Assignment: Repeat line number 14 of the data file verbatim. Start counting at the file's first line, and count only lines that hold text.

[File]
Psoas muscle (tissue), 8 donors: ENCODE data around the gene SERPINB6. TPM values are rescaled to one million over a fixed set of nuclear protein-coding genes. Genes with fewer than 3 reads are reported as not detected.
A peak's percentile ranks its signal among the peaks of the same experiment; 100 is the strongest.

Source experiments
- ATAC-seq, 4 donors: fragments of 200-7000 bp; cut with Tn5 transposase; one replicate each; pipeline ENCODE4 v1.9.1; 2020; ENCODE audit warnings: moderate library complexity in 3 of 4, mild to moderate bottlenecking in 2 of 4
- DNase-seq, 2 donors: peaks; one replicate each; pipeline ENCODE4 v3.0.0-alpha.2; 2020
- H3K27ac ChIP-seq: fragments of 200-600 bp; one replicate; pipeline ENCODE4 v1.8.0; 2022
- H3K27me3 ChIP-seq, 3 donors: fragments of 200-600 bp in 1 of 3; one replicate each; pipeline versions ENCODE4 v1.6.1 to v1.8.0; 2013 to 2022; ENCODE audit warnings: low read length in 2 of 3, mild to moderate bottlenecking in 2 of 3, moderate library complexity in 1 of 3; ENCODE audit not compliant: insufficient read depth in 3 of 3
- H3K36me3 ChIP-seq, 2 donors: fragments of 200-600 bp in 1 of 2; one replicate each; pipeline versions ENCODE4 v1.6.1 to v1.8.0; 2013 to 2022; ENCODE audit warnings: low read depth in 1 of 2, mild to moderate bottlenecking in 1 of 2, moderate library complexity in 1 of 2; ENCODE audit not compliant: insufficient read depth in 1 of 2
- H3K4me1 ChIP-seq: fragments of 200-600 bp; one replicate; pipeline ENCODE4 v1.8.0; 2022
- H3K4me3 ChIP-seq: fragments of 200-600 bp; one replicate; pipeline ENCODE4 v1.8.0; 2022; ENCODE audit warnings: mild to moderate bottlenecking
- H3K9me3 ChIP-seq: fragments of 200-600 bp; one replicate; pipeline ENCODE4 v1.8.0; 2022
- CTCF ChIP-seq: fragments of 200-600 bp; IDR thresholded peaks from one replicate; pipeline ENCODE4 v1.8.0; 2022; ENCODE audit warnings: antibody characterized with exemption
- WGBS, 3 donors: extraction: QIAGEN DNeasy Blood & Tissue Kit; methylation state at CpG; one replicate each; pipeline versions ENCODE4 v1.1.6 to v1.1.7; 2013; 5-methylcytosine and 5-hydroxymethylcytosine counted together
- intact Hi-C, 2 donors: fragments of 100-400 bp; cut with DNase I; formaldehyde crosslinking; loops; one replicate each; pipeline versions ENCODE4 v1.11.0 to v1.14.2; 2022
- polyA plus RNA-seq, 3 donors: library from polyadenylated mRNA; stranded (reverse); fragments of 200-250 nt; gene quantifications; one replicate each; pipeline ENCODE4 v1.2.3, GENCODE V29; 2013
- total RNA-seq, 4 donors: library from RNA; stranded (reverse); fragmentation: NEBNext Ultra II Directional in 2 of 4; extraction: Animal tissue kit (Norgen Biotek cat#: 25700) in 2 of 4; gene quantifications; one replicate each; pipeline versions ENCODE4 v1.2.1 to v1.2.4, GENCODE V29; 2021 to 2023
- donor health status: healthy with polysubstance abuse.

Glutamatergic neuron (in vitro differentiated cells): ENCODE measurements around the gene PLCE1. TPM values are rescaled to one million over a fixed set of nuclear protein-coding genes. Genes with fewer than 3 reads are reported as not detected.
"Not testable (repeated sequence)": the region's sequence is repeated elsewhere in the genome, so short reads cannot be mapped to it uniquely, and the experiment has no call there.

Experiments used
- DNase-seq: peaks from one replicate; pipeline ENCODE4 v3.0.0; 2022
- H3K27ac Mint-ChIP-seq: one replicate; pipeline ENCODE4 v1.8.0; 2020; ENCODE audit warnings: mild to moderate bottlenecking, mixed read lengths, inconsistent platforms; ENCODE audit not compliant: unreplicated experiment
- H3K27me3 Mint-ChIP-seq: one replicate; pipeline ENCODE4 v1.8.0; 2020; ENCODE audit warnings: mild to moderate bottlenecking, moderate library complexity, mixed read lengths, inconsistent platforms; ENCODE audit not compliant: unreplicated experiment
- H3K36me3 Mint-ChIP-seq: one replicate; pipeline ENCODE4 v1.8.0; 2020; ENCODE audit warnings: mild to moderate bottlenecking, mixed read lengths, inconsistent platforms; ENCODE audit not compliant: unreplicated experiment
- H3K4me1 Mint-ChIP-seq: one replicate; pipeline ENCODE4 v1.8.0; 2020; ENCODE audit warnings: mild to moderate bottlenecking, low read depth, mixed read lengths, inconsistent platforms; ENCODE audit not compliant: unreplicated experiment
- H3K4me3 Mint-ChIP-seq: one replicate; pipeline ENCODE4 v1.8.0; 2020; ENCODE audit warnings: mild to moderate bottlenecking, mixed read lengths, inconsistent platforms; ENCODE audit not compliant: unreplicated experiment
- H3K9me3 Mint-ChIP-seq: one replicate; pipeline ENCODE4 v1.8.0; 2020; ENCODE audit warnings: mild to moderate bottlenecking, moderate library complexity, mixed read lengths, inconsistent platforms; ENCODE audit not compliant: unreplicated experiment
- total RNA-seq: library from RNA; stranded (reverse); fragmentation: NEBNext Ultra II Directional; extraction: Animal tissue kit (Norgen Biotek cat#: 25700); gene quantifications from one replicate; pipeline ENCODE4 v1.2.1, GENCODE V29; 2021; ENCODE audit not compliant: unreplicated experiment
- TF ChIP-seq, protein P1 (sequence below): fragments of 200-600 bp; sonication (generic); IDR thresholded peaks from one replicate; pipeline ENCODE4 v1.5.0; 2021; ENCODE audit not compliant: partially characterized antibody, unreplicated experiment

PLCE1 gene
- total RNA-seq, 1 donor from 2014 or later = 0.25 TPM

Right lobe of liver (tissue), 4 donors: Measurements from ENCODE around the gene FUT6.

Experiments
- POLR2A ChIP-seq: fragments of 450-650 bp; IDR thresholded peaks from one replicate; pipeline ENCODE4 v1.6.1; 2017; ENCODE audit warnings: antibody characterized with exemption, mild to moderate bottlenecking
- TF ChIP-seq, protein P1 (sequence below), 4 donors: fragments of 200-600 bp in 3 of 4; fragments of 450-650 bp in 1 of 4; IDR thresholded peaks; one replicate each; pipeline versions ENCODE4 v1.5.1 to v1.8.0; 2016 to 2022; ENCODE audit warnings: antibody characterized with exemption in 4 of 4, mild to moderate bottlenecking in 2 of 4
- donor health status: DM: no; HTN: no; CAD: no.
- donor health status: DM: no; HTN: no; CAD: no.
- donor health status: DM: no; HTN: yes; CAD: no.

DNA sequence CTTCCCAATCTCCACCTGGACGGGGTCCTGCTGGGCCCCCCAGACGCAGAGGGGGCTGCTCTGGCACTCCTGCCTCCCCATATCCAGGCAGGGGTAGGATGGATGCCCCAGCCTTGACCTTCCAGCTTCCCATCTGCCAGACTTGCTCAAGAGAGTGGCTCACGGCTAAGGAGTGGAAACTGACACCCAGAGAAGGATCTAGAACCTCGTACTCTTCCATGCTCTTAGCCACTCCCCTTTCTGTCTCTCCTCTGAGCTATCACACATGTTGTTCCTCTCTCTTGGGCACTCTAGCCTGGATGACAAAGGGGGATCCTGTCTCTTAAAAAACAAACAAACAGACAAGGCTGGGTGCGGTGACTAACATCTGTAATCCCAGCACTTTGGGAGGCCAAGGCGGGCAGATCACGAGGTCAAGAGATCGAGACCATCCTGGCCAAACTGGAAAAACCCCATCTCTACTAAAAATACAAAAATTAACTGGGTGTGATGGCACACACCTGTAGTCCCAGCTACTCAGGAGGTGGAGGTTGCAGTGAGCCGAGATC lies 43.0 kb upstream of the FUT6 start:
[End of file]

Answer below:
- intact Hi-C, 2 donors: fragments of 100-400 bp; cut with DNase I; formaldehyde crosslinking; loops; one replicate each; pipeline versions ENCODE4 v1.11.0 to v1.14.2; 2022